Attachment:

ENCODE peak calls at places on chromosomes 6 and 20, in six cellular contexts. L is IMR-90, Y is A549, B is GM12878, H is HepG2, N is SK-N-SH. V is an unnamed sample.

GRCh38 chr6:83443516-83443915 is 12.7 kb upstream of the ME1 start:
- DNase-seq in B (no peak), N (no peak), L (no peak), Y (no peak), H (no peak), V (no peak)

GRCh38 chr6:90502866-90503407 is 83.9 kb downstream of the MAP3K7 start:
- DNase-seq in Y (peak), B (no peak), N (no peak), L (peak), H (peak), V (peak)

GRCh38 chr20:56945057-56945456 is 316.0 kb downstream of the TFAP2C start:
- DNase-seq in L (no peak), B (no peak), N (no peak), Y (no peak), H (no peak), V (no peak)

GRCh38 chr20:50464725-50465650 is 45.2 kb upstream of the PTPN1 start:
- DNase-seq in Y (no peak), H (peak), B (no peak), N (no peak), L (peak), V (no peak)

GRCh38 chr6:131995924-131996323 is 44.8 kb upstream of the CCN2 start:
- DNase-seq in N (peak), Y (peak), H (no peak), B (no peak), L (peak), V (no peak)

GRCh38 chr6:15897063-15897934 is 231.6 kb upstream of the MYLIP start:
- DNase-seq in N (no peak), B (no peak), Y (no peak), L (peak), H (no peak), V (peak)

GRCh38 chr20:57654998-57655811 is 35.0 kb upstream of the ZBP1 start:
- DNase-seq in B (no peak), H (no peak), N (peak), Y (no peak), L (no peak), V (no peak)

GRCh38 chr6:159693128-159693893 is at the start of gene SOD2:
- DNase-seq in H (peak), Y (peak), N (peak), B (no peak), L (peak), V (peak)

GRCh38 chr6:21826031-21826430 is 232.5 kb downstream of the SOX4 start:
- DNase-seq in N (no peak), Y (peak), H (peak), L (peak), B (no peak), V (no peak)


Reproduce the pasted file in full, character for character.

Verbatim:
ENCODE peak calls at places on chromosomes 6 and 20, in six cellular contexts. L is IMR-90, Y is A549, B is GM12878, H is HepG2, N is SK-N-SH. V is an unnamed sample.

GRCh38 chr6:83443516-83443915 is 12.7 kb upstream of the ME1 start:
- DNase-seq in B (no peak), N (no peak), L (no peak), Y (no peak), H (no peak), V (no peak)

GRCh38 chr6:90502866-90503407 is 83.9 kb downstream of the MAP3K7 start:
- DNase-seq in Y (peak), B (no peak), N (no peak), L (peak), H (peak), V (peak)

GRCh38 chr20:56945057-56945456 is 316.0 kb downstream of the TFAP2C start:
- DNase-seq in L (no peak), B (no peak), N (no peak), Y (no peak), H (no peak), V (no peak)

GRCh38 chr20:50464725-50465650 is 45.2 kb upstream of the PTPN1 start:
- DNase-seq in Y (no peak), H (peak), B (no peak), N (no peak), L (peak), V (no peak)

GRCh38 chr6:131995924-131996323 is 44.8 kb upstream of the CCN2 start:
- DNase-seq in N (peak), Y (peak), H (no peak), B (no peak), L (peak), V (no peak)

GRCh38 chr6:15897063-15897934 is 231.6 kb upstream of the MYLIP start:
- DNase-seq in N (no peak), B (no peak), Y (no peak), L (peak), H (no peak), V (peak)

GRCh38 chr20:57654998-57655811 is 35.0 kb upstream of the ZBP1 start:
- DNase-seq in B (no peak), H (no peak), N (peak), Y (no peak), L (no peak), V (no peak)

GRCh38 chr6:159693128-159693893 is at the start of gene SOD2:
- DNase-seq in H (peak), Y (peak), N (peak), B (no peak), L (peak), V (peak)

GRCh38 chr6:21826031-21826430 is 232.5 kb downstream of the SOX4 start:
- DNase-seq in N (no peak), Y (peak), H (peak), L (peak), B (no peak), V (no peak)